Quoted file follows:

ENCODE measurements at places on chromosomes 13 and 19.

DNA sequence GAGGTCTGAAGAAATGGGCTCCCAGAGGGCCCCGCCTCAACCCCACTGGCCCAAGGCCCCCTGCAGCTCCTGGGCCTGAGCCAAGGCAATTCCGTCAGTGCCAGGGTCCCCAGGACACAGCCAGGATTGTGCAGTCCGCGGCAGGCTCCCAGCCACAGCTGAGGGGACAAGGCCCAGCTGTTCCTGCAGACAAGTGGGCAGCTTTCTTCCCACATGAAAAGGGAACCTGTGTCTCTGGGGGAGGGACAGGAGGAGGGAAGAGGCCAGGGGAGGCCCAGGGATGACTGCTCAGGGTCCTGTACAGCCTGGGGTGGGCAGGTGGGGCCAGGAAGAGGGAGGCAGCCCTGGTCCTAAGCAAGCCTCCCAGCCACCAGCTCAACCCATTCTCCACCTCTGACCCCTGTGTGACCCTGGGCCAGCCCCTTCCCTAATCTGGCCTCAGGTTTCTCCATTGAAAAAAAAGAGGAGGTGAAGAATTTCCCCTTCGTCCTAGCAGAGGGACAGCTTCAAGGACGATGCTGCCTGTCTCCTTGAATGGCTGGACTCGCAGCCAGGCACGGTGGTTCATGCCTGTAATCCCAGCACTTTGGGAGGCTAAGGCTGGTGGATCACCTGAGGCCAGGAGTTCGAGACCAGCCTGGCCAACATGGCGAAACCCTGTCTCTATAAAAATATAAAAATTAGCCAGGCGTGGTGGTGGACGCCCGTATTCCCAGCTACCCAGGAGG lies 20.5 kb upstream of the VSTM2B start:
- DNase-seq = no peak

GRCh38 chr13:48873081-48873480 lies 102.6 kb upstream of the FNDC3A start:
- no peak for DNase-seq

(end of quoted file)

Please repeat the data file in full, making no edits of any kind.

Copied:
ENCODE measurements at places on chromosomes 13 and 19.

DNA sequence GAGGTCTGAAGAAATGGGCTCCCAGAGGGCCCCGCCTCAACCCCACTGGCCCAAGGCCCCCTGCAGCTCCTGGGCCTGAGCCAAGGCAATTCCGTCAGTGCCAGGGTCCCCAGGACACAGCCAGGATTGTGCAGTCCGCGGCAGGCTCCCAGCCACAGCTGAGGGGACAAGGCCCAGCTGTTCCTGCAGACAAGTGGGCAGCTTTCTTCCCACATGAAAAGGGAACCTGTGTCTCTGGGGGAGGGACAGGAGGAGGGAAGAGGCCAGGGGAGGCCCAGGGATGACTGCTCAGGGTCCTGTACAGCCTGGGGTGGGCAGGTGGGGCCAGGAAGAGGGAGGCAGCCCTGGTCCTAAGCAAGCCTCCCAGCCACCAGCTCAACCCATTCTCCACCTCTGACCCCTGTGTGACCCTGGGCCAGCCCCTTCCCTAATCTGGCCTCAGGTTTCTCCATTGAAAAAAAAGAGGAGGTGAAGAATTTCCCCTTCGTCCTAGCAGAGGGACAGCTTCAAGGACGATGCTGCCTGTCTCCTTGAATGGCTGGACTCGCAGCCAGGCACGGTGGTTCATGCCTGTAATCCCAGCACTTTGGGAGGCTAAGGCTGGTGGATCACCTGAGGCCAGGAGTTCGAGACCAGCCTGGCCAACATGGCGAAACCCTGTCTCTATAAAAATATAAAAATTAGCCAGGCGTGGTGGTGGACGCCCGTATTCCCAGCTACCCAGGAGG lies 20.5 kb upstream of the VSTM2B start:
- DNase-seq = no peak

GRCh38 chr13:48873081-48873480 lies 102.6 kb upstream of the FNDC3A start:
- no peak for DNase-seq